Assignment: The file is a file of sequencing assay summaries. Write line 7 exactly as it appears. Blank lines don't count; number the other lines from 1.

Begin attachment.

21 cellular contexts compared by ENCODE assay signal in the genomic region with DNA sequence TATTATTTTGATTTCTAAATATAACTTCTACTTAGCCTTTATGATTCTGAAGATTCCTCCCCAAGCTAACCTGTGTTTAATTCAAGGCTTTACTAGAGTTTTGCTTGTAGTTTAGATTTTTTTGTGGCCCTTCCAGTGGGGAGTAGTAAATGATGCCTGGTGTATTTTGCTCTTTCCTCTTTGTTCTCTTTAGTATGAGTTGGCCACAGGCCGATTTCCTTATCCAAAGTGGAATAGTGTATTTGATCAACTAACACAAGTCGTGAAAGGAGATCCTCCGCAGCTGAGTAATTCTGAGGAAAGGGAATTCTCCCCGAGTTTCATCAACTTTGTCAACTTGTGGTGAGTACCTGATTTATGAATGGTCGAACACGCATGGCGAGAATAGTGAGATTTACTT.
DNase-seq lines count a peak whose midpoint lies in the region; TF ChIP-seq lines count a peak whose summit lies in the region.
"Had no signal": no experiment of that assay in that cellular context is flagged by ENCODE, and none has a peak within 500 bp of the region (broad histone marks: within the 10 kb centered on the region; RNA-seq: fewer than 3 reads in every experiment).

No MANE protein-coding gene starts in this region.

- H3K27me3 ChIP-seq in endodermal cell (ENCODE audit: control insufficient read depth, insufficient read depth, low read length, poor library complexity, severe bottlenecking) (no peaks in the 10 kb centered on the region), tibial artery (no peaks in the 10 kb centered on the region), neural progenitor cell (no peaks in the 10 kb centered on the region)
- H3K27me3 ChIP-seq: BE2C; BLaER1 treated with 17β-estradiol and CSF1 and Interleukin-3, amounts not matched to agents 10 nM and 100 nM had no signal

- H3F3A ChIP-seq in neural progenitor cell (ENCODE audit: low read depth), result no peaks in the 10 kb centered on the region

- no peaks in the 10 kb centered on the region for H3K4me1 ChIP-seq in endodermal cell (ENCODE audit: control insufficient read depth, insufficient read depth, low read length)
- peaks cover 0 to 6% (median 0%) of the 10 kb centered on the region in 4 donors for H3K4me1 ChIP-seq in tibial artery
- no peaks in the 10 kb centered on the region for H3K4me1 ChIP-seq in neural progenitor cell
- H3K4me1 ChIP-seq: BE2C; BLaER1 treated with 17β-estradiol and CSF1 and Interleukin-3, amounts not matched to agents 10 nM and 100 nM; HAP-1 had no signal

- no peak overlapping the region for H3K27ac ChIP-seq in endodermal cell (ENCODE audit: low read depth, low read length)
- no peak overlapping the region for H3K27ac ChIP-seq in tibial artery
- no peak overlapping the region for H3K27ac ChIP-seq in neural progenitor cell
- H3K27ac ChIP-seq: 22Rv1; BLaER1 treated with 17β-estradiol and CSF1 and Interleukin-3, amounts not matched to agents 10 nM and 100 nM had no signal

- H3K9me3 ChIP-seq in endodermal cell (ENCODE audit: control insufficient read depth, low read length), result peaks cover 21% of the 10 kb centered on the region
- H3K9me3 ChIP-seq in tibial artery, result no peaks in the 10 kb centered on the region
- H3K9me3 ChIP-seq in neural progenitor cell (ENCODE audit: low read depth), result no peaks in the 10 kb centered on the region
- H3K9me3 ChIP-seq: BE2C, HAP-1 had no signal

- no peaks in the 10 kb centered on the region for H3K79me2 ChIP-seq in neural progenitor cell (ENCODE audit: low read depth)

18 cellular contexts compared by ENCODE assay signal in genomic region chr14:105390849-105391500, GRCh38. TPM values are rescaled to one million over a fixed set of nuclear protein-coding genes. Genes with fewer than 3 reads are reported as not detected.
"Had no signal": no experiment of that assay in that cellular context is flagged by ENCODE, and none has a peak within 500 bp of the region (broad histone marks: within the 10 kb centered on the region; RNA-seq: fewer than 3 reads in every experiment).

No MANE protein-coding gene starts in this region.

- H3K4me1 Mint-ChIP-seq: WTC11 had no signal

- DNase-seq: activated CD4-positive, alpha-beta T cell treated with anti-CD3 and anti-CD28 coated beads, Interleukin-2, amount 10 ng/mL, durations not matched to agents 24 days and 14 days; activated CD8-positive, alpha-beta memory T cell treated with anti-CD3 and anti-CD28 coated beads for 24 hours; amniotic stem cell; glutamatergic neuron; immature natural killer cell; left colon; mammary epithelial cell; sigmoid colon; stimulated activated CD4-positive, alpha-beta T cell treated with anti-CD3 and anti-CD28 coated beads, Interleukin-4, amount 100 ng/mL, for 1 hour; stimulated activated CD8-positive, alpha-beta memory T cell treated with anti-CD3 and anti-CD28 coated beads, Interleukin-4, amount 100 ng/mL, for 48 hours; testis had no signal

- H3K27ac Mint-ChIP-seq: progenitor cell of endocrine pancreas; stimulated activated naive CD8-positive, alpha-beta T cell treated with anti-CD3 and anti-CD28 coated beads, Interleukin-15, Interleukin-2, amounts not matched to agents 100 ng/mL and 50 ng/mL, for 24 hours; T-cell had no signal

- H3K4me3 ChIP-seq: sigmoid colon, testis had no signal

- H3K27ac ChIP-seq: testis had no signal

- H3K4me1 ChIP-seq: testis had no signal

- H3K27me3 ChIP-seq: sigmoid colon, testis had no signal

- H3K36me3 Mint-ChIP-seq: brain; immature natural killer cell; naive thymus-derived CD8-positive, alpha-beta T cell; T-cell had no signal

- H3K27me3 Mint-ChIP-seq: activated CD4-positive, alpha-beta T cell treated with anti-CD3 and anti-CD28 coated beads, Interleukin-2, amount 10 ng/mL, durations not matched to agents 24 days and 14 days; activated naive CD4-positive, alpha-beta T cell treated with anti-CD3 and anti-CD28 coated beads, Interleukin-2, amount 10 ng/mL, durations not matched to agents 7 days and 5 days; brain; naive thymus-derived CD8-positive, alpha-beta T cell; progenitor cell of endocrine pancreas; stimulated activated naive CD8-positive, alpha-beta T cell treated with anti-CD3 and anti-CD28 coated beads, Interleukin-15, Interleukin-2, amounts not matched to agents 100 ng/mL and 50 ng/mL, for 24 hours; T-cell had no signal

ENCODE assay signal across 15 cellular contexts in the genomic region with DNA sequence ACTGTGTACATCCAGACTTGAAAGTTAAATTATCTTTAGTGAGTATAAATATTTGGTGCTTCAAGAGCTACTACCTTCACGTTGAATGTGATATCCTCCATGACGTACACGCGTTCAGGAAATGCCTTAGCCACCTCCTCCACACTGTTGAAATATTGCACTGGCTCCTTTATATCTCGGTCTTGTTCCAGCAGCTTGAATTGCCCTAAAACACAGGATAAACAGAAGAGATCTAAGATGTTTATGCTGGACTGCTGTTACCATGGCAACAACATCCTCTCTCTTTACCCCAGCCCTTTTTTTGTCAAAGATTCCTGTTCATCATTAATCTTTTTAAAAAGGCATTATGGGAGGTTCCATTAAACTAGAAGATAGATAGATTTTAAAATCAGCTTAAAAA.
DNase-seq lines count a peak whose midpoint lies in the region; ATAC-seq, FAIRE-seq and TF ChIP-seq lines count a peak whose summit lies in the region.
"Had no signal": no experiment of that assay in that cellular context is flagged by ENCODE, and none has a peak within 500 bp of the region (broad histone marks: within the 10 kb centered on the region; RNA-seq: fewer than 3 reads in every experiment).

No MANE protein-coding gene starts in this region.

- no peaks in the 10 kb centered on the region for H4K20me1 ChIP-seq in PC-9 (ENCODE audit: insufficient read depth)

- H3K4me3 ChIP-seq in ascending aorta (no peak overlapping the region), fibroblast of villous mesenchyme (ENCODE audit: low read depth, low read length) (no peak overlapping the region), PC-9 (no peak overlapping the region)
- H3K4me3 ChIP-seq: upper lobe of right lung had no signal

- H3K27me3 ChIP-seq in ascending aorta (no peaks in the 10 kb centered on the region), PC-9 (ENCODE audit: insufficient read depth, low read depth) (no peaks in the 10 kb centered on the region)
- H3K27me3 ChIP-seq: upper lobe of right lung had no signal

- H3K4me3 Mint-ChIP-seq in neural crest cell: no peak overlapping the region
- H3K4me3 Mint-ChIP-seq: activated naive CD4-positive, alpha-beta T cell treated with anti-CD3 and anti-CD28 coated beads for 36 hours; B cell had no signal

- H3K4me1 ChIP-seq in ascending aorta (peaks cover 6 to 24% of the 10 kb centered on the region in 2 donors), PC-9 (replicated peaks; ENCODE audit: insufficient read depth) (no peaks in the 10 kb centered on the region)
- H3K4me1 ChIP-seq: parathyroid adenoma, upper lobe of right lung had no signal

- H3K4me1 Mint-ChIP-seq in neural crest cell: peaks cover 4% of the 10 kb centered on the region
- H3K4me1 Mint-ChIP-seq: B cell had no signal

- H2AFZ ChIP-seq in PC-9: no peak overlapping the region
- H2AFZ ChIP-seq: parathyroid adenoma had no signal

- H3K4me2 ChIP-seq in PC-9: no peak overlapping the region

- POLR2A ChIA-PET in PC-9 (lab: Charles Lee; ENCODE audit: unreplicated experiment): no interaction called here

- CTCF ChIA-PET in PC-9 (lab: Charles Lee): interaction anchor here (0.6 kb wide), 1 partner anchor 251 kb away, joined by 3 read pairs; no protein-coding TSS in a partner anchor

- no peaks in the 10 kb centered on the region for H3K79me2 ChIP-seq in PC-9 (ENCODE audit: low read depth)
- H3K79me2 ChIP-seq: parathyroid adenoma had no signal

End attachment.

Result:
- H3F3A ChIP-seq in neural progenitor cell (ENCODE audit: low read depth), result no peaks in the 10 kb centered on the region